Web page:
Contributing editor Jim Richardson is a photojournalist recognized for his explorations of small-town life. His photos appear frequently in National Geographic magazine.
Last night I had the great pleasure of seeing blacksmithing done right at the old Blacksmith Shop in Cuba. (That's Cuba, Kansas, by the way). The guys from the Prairie Blacksmiths Association put on quite a show.
But what made this special for me was that some 35 years ago I photographed blacksmith Joe Sturba in this very location, doing much the same thing. In the intervening years Mr. Sturba died and the shop slowly fell into ruin, and finally the walls fell down. It was nothing more than a pile of rocks with one wall standing after a fashion. Here is the miracle. In the last several years the folks in Cuba have put it all back together! They put the walls back up, put on a roof, found old tools (like the trip hammer in the foreground) and outfitted it with anvils and tongs. Everything you need for a working blacksmith shop.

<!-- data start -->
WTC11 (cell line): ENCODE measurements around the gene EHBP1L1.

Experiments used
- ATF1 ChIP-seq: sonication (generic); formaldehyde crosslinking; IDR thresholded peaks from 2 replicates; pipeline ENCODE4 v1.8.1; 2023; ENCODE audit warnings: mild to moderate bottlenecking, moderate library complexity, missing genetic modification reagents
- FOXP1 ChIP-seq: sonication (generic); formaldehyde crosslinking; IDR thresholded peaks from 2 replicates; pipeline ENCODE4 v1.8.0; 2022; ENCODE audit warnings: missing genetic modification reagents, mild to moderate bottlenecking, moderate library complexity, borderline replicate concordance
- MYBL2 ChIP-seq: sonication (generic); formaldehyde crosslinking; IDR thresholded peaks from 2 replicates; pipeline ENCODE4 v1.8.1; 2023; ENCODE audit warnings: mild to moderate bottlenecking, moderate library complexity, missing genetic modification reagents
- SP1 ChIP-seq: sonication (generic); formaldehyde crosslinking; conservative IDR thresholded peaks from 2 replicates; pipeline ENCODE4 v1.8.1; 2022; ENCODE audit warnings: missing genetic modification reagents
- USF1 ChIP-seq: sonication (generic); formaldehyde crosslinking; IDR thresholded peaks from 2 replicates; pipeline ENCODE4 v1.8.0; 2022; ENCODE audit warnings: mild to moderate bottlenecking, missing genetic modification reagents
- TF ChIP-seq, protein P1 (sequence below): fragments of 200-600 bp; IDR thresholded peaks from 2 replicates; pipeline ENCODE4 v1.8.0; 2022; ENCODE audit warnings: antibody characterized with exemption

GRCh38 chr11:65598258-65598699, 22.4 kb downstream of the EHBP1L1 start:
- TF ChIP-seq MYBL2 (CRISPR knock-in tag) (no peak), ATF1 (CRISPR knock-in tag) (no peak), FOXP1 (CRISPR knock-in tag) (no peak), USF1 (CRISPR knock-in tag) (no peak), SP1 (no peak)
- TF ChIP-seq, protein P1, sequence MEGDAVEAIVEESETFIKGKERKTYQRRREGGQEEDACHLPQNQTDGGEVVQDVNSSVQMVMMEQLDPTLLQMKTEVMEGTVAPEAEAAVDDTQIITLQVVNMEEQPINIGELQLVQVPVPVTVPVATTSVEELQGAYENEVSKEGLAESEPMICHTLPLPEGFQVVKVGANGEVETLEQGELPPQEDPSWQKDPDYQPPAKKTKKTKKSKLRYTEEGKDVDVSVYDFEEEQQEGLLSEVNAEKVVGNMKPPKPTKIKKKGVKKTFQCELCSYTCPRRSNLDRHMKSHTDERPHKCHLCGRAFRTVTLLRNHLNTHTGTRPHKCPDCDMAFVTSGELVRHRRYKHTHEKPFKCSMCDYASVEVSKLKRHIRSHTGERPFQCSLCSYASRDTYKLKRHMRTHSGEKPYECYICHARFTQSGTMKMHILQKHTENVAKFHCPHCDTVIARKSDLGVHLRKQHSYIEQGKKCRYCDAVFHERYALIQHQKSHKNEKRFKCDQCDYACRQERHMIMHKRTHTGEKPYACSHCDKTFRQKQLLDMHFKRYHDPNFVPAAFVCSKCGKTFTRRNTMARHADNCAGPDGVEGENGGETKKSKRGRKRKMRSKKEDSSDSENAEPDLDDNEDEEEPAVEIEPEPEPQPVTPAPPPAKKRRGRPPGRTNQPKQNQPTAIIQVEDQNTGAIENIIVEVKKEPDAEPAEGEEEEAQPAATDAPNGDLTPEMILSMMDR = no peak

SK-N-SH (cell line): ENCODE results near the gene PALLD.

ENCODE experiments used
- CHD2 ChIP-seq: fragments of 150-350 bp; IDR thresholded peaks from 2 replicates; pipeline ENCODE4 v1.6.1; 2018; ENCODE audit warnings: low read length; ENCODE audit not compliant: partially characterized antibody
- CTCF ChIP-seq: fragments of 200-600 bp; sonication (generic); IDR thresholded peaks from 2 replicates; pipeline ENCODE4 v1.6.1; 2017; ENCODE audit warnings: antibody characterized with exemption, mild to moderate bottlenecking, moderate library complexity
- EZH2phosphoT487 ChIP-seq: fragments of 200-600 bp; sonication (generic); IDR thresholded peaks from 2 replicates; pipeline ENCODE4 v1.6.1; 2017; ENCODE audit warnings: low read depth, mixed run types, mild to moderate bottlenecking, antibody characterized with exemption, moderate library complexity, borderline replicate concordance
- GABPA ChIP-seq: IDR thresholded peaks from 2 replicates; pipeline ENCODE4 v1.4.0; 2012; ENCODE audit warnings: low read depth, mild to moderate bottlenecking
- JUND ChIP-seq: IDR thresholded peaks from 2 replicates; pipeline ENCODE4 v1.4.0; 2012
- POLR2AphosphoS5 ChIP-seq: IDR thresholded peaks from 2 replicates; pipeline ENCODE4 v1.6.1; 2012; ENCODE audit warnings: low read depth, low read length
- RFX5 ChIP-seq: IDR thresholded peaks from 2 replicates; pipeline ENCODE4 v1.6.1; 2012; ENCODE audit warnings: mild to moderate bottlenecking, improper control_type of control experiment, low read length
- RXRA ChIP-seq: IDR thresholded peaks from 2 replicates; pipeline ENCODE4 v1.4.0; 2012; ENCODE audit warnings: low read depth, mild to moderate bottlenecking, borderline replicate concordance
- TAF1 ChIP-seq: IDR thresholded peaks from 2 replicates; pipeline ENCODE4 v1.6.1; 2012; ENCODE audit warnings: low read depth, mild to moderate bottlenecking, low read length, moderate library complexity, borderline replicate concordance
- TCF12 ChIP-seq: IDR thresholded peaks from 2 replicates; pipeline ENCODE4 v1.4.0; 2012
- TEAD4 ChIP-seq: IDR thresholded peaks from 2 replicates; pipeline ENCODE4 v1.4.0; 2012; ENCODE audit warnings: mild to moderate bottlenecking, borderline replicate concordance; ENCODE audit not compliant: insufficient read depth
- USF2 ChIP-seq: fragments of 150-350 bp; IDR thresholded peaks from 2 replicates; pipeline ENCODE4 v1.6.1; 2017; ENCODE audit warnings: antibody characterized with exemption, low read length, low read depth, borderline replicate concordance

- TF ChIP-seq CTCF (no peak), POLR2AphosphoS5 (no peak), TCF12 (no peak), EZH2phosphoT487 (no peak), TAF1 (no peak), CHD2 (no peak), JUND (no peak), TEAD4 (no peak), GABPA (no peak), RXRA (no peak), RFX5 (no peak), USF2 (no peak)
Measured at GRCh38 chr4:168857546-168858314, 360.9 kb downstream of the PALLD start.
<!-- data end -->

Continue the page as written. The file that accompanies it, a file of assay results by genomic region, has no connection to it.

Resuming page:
I couldn't believe the glow of life that the flaming forge gave to the place. And it was obvious that all the folks in Cuba who worked on this are proud as punch, as well they should be. Remember that Cuba is a town of 200 people, after all.
Perhaps the most interesting thing about how they did the restoration was this: they did not create a museum. (A real museum would probably never let you build a fire inside the building.) No, they made a working blacksmith shop, a place where real blacksmiths can practice their craft. They made a place where old Mr. Sturba would feel right at home.